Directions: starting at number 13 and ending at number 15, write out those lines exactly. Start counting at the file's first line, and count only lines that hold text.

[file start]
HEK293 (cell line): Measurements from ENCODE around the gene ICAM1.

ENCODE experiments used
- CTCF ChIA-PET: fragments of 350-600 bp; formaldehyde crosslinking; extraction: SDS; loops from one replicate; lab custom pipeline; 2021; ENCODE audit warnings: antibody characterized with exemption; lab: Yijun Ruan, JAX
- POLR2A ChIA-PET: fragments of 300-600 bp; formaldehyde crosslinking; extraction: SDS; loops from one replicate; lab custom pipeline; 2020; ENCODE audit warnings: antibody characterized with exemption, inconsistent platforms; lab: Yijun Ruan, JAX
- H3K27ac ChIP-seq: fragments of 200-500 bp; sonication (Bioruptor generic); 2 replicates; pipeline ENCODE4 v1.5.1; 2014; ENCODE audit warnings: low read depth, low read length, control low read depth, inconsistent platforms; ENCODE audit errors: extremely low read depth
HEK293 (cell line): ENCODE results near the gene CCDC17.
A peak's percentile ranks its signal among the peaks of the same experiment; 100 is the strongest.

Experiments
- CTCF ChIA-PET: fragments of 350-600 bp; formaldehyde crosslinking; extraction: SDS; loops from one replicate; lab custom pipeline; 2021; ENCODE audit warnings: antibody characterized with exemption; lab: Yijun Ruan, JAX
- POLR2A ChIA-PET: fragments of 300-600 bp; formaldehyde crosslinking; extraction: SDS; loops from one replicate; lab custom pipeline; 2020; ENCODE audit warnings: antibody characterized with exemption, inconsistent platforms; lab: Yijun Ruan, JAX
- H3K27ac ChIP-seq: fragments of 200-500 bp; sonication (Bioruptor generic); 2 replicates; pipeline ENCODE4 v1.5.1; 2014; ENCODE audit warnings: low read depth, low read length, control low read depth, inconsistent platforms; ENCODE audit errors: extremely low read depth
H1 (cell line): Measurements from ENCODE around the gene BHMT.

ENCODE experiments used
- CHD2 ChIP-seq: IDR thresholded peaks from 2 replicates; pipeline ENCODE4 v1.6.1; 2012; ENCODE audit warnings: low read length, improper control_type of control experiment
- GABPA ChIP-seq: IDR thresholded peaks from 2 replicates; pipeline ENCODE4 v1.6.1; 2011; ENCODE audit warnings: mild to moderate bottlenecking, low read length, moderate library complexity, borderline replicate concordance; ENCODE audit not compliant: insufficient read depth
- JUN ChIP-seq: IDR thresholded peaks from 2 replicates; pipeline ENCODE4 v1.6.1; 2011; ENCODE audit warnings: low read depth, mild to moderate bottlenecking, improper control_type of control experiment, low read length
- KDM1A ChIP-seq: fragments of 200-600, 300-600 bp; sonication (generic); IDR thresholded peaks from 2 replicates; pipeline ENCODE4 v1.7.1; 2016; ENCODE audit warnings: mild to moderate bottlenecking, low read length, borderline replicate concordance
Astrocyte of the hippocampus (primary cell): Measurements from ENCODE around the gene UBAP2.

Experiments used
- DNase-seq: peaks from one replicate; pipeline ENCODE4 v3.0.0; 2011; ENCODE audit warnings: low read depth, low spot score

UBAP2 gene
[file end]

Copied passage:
ENCODE experiments used
- CHD2 ChIP-seq: IDR thresholded peaks from 2 replicates; pipeline ENCODE4 v1.6.1; 2012; ENCODE audit warnings: low read length, improper control_type of control experiment
- GABPA ChIP-seq: IDR thresholded peaks from 2 replicates; pipeline ENCODE4 v1.6.1; 2011; ENCODE audit warnings: mild to moderate bottlenecking, low read length, moderate library complexity, borderline replicate concordance; ENCODE audit not compliant: insufficient read depth